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The following is an excerpt from Practice Perspectives: Vault's Guide to Legal Practice Areas.

Marcus Dougherty and Lauren Hanrahan, Partners—Leveraged Finance

Marcus J. Dougherty is a partner in the New York office and a member of the firm’s Leveraged Finance group. Mr. Dougherty’s practice focuses on representing banks and other financial institutions in senior lending transactions. He has extensive experience in representing lenders in acquisition financings, including leveraged buyouts, tender offers and other going-private transactions, recapitalizations, bridge and mezzanine financings, and DIP and exit facility financings. He has a broad range of financing experience in both U.S. and international transactions and has been admitted to practice in England & Wales, Hong Kong, and New York.

Lauren Hanrahan is a partner in the New York office and a member of the firm’s Leveraged Finance group. Ms. Hanrahan’s practice centers on representing banks and other financial institutions in debt financing transactions. Recognized as a leading lawyer for bank lending and finance in Legal 500, IFLR, and Chambers USA, she has significant experience in representing lenders in acquisition financings, recapitalizations, bridge and mezzanine financings, debtor-in-possession, exit facilities, special situation financings, and other complex secured lending transactions. She has a broad range of financing experience in both U.S. and international transactions. She also devotes a portion of her practice to acting as agent’s counsel or lead investor’s counsel in connection with amending and restructuring troubled loans and negotiating workouts.

Describe your practice area and what it entails.

Lauren: We work in leveraged finance, and we specifically focus on leveraged loans. The quintessential example of a leveraged financing deal is an acquisition financing. When a private equity sponsor or a company wants to buy another company, they often finance a large portion of the acquisition with some form of debt, and we focus on the loan portion of that financing. Our colleagues in our Capital Markets group will deal with any associated high-yield bonds. Our deals often have an international component, and we frequently work on complicated cross-border financings with lawyers in our London office and our other offices around the world.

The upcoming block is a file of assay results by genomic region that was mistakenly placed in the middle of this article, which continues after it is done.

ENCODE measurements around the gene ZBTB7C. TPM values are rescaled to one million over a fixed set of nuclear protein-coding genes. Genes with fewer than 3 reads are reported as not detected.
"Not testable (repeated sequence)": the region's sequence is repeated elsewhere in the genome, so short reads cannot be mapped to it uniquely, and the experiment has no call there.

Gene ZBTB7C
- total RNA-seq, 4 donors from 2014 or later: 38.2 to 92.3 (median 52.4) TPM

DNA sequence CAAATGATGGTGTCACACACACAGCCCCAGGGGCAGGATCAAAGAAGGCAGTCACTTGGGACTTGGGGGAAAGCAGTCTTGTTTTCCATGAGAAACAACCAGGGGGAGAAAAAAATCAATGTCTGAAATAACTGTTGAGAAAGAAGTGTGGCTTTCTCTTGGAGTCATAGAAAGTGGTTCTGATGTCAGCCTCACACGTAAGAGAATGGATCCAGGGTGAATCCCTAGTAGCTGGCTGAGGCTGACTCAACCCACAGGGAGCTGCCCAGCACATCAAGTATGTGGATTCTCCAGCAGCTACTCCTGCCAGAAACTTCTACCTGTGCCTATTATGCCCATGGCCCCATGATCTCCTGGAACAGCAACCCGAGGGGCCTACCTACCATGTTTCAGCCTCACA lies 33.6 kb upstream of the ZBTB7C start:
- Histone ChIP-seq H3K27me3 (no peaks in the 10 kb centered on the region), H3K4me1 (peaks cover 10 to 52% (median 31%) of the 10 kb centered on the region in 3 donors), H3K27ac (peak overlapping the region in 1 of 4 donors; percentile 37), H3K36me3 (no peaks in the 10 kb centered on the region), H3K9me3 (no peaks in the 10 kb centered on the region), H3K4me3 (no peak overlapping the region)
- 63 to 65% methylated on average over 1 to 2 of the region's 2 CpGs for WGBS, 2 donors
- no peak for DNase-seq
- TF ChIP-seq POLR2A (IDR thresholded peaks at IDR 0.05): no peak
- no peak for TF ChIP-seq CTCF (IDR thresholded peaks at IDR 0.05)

What types of clients do you represent?

We represent both lenders and borrowers. We regularly work with world-class investment and commercial banks, such as Goldman Sachs, Credit Suisse, and others. We also frequently work with direct lenders, which are the funds whose business is to make/invest in loans. That category includes clients like PSP, Owl Rock Investing, and others. Much of our work includes roles as lenders’ counsel, designated by private equity firms, such as Carlyle, KKR, and others.

What types of cases/deals do you work on?

The types of deals we work on are generally acquisition financings. We handle the debt commitment letters, which are signed in conjunction with the signing of the acquisition agreement, and the loan agreement, which will close and fund concurrently with the acquisition closing. We also do all sorts of related transactions, including dividend recaps and restructurings. We do deals that are all over the place in terms of the capital structure, including first lien and second lien loans, unsecured loans, unitranche, and subordinated debt, as well as bridge loans and recapitalizations, restructurings, and complicated workouts and amendments. We also do a lot of work with general corporate lending for public companies.